14 Best Bike Helmets For Women That Cyclists Love, Per A Doctor

All of us know the importance of wearing a helmet while biking, but plenty of people just…don’t. The reasons are many—helmet hair, discomfort, cost, inconvenience, style—the list goes on. If you do ride without a helmet, it’s time to rethink that.

“I hear a lot of people say, ‘I’m a good rider. I’ll be fine without a helmet’—but it doesn’t matter, sometimes it’s not up to you. Other people aren’t always paying attention,” says emergency physician Dr. Alexis Halpern, MD.

“You don’t even have to be going fast to get hurt. If you fall and hit your head even slightly, you can fracture your skull, suffer a traumatic brain injury, and even get bleeding in your head or in your brain,” she adds.

Cycling also accounts for the highest number of head injuries of any sport in the U.S., according to the American Association of Neurological Surgeons. Many of these injuries could be lessened or avoided with proper helmet use, says Halpern. “Helmets work because they are designed to take the force during an impact with a hard outer shell that protects your head from the pavement and a softer inner lining that cradles your skull,” she explains.

Any of the small inconveniences of wearing a helmet is worth the payoff: They reduce your likelihood of getting a face injury by 23 percent, a head injury by 48 percent, a serious head injury by 60 percent, and a traumatic brain injury by 53 percent, according to research by the National Institutes of Health.

Okay, enough of the scary stuff, though. To find a good helmet, first, hit up your local bicycle store for a professional fitting. Even if you don’t buy a helmet there, you’ll have a better idea of what a properly fitted helmet should feel like, Dr. Halpern says. Then, consider the following factors.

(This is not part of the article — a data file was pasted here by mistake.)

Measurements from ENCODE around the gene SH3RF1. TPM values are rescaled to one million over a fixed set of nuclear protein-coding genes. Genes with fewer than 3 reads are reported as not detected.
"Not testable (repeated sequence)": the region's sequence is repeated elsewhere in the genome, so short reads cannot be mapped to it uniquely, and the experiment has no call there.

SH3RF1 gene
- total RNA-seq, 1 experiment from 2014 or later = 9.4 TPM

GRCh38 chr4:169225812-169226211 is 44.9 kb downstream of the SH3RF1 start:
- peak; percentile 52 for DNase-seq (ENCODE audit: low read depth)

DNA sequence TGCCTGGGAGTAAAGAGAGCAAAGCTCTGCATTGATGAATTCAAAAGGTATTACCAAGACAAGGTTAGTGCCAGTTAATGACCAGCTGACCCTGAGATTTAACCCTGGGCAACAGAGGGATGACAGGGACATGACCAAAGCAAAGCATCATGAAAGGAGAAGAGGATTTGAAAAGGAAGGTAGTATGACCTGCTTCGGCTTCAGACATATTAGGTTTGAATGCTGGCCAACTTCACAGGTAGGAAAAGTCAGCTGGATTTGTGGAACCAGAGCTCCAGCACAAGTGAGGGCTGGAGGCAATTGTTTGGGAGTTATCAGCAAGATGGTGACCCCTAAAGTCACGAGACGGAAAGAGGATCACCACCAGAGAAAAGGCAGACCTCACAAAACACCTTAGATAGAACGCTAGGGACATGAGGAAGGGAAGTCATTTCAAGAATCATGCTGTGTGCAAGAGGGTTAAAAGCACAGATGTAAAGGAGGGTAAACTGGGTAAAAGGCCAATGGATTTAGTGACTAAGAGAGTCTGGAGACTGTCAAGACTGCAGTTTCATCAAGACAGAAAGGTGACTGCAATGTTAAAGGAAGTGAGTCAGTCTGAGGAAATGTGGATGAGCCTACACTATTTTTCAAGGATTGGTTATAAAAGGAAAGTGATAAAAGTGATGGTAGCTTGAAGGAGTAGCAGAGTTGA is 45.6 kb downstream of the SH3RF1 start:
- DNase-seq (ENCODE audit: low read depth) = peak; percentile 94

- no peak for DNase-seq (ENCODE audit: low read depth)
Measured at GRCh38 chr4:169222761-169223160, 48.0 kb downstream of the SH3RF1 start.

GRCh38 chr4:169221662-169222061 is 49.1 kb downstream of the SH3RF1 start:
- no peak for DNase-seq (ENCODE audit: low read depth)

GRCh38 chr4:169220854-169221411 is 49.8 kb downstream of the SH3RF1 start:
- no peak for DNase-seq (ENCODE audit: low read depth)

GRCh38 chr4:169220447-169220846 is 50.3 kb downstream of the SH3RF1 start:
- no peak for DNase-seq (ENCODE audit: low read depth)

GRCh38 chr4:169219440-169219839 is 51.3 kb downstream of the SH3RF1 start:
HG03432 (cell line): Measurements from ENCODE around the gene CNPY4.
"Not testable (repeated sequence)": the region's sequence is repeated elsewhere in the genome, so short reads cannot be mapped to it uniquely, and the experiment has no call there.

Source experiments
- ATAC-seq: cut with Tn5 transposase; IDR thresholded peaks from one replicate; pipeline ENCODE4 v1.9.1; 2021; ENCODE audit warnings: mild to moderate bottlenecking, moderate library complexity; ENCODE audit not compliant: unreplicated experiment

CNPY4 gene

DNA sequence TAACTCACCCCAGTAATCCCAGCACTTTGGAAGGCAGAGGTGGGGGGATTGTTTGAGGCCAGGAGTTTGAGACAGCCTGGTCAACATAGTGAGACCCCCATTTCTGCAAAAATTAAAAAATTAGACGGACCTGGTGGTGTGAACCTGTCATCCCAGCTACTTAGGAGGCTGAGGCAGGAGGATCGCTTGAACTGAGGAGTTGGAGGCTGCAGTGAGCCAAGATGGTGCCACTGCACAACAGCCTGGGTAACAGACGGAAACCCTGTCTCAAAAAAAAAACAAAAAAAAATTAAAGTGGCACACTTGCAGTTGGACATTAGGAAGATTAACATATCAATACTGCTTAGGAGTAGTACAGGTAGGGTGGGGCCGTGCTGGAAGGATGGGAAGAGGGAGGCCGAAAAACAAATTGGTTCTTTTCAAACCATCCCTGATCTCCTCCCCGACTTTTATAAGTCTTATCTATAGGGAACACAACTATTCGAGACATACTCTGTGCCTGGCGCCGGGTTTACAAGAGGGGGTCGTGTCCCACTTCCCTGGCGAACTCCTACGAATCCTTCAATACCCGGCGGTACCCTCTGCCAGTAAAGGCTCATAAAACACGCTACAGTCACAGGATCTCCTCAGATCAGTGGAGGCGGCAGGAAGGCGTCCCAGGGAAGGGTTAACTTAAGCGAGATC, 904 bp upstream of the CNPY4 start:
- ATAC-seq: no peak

What should I look for in a bike helmet?


When shopping for a bike helmet, you should first decidewhat you’ll likely use it for—occasional bike rides through local streets, regular bike riding through trails, orcommuting to work? Different bike helmets have different featuresaccording to what they will be used for. For example, mountain bike helmets have a lower cut in the back than road helmets to provide more protection on trails as opposed to a paved road, so shop accordingly.


Your helmet should have a snug fit. Again, a bike shop pro should be able to help you determine if your helmet is snug enough. “It should feel like it will definitely stay in place if you bump it, but not so tight that it gives you a head,” Halpern explains. Make sure your helmet fits as best as it can to ensure maximum protection should you unfortunately fall off or crash while on your bike.

To help you get the perfect fit, some helmets are adjustable. If you’re interested in one, look for helmets with a dial in the back and/or straps that allow you to adjust fit so it won’t move around on your head. Also, you’ll need to make sure your helmet covers your forehead. One of the most common mistakes Halpern says she sees people make is pushing the helmet too far backwards. It may make it feel less intrusive, but the helmet won’t protect your face from that position, she says.

Another feature that might make your fit a little more comfortable is ventilation. A helmet that is solid will trap heat and moisture, so look for one with vents cut into it. You’ll be more comfortable, and more likely to wear it.

MIPS Technology

MIPS stands for multi-directional impact protection system and is designed to protect your head no matter which way you hit the ground. The system allows the helmet to rotate and pivot depending on the angle of impact. (Essentially it’s a feature that ups the safety of your helmet.)

Safety Standards

Your helmet is probably secure if it has a sticker certifying it adheres to the safety standards set by the US Consumer Products Safety Commission (CPSC). An ASTM or Snell certification shows the helmet meets safety standards beyond the minimum set by the CPSC.

To make choosing a bike helmet a lot easier, here’s a list of recommendations, chosen by a mix of expert advice and online reviews from cyclists who love them. The following helmets are safe, comfortable, and pretty dang cute, so protect your noggin with one of these headpieces on your next ride.